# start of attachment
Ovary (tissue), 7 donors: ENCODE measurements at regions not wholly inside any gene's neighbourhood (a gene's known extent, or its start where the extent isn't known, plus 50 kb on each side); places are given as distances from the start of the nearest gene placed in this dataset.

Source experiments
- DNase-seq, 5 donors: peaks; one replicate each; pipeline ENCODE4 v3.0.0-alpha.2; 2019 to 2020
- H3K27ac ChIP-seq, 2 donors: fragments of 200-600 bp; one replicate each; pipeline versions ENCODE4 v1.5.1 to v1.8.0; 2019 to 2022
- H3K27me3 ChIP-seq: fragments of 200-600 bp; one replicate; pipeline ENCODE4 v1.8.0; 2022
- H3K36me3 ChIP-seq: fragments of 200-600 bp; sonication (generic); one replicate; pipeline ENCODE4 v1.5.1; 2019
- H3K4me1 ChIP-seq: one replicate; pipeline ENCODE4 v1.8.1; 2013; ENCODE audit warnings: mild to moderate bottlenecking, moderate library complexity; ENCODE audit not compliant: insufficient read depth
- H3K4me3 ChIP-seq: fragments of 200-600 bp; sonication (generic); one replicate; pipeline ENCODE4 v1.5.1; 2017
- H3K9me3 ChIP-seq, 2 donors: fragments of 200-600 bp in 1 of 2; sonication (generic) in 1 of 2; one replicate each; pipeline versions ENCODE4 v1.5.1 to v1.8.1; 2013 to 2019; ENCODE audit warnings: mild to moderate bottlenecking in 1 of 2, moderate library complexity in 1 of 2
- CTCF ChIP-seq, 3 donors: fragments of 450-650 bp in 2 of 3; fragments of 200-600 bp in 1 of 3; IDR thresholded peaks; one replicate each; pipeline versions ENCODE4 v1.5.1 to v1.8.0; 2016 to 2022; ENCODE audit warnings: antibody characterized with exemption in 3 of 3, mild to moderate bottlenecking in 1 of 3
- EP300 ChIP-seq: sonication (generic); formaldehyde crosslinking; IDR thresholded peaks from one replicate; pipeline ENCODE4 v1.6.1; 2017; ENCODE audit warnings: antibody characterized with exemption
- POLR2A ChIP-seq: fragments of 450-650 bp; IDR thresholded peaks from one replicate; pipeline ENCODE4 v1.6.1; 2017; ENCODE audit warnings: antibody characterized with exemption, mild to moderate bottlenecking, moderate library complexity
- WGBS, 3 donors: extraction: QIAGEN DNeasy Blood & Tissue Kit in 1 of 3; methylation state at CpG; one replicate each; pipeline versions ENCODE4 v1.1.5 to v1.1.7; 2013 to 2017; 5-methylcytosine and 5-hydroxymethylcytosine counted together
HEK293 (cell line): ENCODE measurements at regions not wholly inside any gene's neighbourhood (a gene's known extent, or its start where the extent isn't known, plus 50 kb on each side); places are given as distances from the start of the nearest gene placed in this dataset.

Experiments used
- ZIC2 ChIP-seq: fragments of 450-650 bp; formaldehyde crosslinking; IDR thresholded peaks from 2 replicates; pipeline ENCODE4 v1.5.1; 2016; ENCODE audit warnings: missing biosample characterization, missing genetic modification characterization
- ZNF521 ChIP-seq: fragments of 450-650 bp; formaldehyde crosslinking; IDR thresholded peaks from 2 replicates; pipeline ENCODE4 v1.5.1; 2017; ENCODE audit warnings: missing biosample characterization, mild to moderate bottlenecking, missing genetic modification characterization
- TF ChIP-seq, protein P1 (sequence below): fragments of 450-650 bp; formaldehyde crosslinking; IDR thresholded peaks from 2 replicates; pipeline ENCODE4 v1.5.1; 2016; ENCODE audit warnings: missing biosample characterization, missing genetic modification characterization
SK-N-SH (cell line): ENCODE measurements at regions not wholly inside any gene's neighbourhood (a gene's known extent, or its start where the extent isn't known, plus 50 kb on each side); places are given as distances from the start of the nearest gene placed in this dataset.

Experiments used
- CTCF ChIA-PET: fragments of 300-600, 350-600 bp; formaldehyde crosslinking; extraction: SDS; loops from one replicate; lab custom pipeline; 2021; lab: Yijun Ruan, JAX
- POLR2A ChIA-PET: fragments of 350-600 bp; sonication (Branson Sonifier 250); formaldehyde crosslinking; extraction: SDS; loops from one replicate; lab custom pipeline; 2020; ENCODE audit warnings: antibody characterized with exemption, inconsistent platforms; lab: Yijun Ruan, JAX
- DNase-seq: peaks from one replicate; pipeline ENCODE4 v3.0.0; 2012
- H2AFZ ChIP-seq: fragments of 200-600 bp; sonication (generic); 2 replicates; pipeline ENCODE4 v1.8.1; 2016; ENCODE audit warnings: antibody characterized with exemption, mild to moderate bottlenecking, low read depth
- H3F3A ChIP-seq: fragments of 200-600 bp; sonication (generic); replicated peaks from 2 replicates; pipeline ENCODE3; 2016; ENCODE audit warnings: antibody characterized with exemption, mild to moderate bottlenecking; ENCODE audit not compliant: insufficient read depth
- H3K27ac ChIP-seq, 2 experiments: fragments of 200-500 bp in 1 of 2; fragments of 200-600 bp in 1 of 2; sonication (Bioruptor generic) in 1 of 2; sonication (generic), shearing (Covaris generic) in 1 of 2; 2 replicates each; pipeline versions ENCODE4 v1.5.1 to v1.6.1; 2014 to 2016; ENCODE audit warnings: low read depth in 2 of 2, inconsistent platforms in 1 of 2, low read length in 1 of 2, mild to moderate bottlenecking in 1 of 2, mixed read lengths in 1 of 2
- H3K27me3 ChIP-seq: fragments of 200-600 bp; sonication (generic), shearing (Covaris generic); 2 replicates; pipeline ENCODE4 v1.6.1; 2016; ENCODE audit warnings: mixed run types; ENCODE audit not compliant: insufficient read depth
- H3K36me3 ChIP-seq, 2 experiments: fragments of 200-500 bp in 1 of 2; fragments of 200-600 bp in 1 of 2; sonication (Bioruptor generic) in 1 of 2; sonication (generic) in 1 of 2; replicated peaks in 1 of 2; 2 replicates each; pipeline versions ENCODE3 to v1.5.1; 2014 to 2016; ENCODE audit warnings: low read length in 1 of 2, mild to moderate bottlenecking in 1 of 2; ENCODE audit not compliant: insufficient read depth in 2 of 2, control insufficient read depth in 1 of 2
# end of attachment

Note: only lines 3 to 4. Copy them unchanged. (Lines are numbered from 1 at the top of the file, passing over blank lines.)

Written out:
- DNase-seq, 5 donors: peaks; one replicate each; pipeline ENCODE4 v3.0.0-alpha.2; 2019 to 2020
- H3K27ac ChIP-seq, 2 donors: fragments of 200-600 bp; one replicate each; pipeline versions ENCODE4 v1.5.1 to v1.8.0; 2019 to 2022